I imagine this will be my main work watch-face, the one I turn to on a working day after I’ve woken up and will use until work is done for the day. In that context I love how many complications I can, and have, fill it with, though it does make it quite busy which.
The main complication here is the topmost ”multi function” one that is hosting OmniFocus. This way I can always see what I should be doing next and it’s a great feeling to check off a lot of items and then see the Done text appear, indicating that there’s nothing more I need to do.
However, I would like it even better if I could chose different OmniFocus perspectives for the watch complication and the watch widget. Right now those need to be the same. It’s in no way a big complaint but OmniFocus is this wonderful power tool of choice and settings, so it would be great if this particular thing could be a setting as well.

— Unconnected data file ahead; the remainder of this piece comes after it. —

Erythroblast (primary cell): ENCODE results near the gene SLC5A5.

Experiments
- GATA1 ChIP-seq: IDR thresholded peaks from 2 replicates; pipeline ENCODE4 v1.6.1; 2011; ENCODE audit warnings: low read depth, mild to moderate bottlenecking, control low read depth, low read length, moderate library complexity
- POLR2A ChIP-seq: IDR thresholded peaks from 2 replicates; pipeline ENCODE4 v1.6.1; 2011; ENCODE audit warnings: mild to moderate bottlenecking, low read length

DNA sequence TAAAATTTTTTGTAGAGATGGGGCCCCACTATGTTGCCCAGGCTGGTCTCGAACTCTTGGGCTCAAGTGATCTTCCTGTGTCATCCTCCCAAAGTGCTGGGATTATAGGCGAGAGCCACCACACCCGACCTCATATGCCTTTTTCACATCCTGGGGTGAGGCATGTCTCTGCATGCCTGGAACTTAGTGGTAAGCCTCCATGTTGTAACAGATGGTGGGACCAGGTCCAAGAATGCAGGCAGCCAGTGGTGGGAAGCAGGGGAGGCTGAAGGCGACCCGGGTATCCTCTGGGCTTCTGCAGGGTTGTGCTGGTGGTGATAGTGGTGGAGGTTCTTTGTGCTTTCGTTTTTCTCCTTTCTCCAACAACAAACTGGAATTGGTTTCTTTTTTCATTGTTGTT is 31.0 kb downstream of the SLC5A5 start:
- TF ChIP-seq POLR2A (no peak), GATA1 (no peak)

As for the outer complications, they are (again clockwise from top left)
Pedometer++ is another great tool by David Smith. It was the first app I got for my iPhone 5S that made use of the ”motion co-processor” and the main reason why I’ve worn my iPhone as much as possible ever since. I just love to track my step amount and I think Pedometer++ is a nice app to do it with. On the watch it works equally well and so far I’m more interested in just my steps rather than my ”exercise” and ”standing” so I prefer this one to the Apple Activity Rings.1
Yr is a weather app from Norwegian National(?) weather service. I’ve used their phone app for ages and I find their forecasts better that the Apple ones.
Home is for controlling the IKEA Trådfri lights in my house. If I work at the office that is not going to be very useful but when working from home it’s nice to have quick access to the various lighting scenarios.
Then there’s the inner complications. A time complication from Watchsmith, yet another awesome David Smith creation. It’s an app whose sole purpose is to provide useful and highly customizable complications for the watch. Very geeky, truly amazing!